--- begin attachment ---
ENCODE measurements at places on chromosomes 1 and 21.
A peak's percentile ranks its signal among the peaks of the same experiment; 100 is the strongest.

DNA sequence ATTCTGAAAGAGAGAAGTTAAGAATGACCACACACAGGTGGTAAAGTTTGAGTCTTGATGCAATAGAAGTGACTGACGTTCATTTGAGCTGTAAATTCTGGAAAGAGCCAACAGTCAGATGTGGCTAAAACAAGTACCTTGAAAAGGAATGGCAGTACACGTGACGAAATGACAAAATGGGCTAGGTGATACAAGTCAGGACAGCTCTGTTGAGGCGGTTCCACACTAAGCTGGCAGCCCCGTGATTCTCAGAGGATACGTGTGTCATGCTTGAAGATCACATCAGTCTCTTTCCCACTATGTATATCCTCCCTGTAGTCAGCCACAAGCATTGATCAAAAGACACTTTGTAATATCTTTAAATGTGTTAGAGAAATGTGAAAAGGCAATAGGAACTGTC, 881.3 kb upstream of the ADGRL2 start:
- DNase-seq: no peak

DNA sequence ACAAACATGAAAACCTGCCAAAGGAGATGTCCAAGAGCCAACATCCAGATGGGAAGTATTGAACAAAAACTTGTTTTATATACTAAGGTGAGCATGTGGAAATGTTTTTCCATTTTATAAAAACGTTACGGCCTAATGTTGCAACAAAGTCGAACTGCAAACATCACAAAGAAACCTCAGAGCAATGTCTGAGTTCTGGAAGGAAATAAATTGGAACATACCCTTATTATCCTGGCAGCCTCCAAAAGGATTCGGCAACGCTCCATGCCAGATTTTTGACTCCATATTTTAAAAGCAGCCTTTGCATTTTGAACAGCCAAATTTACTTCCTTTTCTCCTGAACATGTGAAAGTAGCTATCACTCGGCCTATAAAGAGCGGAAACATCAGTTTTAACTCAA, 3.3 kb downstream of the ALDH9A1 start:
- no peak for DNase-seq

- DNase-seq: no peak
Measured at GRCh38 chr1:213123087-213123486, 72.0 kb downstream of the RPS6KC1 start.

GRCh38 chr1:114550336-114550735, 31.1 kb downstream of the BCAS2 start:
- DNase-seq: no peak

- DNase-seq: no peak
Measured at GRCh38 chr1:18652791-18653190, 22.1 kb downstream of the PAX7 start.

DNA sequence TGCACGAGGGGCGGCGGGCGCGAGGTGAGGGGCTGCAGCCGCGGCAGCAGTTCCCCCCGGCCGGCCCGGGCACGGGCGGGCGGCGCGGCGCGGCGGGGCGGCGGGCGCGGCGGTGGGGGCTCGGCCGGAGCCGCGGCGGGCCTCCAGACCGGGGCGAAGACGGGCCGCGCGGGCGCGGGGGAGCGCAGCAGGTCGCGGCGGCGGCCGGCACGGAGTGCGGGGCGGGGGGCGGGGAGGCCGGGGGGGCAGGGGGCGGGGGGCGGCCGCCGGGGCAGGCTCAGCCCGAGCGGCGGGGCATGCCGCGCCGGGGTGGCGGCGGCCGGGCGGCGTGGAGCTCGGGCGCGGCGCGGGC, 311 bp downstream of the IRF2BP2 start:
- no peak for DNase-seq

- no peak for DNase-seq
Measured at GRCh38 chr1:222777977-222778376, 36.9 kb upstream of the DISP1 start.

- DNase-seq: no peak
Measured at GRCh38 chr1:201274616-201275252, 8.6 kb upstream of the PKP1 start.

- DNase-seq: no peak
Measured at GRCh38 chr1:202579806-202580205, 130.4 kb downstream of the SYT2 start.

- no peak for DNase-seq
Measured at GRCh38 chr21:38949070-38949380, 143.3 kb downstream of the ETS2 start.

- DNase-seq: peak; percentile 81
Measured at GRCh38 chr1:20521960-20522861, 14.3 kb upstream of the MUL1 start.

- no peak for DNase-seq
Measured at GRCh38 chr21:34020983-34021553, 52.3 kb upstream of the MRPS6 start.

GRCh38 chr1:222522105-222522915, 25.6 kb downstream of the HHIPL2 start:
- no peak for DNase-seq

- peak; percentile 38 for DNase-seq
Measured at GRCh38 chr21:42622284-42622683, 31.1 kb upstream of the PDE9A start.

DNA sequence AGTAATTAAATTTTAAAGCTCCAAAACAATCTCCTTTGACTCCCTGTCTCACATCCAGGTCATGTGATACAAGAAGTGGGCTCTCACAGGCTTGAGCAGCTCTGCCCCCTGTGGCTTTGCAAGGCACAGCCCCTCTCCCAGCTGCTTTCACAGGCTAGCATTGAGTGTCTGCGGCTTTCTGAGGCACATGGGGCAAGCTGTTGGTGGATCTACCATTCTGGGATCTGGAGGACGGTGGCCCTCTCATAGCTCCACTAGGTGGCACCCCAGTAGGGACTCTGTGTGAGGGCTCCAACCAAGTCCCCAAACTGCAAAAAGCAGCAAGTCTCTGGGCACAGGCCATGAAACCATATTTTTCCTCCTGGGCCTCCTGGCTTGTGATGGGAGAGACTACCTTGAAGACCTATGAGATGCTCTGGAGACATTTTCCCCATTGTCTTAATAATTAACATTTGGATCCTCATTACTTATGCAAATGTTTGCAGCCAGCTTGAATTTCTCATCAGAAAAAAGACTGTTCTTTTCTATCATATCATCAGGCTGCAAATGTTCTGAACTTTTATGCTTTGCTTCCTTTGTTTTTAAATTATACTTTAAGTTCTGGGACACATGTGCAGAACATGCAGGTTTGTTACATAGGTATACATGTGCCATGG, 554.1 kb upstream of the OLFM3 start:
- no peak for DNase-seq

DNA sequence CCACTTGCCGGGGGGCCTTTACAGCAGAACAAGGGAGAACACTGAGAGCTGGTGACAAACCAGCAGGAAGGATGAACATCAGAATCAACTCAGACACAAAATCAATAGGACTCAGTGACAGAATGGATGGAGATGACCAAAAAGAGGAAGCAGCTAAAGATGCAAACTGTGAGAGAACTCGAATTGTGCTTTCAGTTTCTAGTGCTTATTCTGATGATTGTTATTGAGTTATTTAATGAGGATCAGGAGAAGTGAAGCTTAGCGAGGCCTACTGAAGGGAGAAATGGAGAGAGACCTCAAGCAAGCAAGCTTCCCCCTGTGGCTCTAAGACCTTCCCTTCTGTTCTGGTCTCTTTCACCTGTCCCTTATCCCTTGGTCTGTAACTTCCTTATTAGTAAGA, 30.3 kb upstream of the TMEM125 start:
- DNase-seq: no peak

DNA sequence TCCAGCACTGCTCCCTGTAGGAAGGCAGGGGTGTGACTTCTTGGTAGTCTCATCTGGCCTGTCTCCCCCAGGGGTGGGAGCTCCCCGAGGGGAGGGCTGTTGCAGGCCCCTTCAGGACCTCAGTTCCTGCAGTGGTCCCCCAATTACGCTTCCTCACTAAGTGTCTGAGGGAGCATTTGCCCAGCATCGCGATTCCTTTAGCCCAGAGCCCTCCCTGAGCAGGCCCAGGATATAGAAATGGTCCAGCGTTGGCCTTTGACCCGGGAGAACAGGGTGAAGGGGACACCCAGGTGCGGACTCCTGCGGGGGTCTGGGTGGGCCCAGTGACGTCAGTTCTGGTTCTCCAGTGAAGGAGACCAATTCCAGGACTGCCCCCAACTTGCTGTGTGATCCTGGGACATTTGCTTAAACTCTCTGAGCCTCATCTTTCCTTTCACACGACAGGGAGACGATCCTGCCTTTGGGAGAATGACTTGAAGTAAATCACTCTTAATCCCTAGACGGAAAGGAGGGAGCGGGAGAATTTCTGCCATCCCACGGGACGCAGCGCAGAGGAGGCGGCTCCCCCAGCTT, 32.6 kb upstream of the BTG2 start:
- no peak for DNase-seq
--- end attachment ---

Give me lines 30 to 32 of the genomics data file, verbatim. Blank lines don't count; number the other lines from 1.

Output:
Measured at GRCh38 chr21:42622284-42622683, 31.1 kb upstream of the PDE9A start.

DNA sequence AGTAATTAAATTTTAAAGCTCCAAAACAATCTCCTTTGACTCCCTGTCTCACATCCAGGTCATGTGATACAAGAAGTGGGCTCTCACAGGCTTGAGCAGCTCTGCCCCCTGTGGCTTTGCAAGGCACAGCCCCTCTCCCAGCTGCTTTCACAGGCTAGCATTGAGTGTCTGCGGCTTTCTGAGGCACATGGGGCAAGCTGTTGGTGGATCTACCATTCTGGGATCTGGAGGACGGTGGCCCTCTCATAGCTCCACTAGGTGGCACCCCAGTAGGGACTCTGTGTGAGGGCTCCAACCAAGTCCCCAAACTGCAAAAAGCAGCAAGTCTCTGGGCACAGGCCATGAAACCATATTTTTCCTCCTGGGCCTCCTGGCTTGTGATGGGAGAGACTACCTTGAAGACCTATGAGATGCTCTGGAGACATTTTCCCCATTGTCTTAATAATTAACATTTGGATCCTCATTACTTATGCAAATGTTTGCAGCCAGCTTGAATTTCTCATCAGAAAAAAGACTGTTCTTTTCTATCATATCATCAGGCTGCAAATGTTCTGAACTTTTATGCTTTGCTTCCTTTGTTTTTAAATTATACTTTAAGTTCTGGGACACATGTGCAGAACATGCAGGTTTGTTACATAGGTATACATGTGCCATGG, 554.1 kb upstream of the OLFM3 start:
- no peak for DNase-seq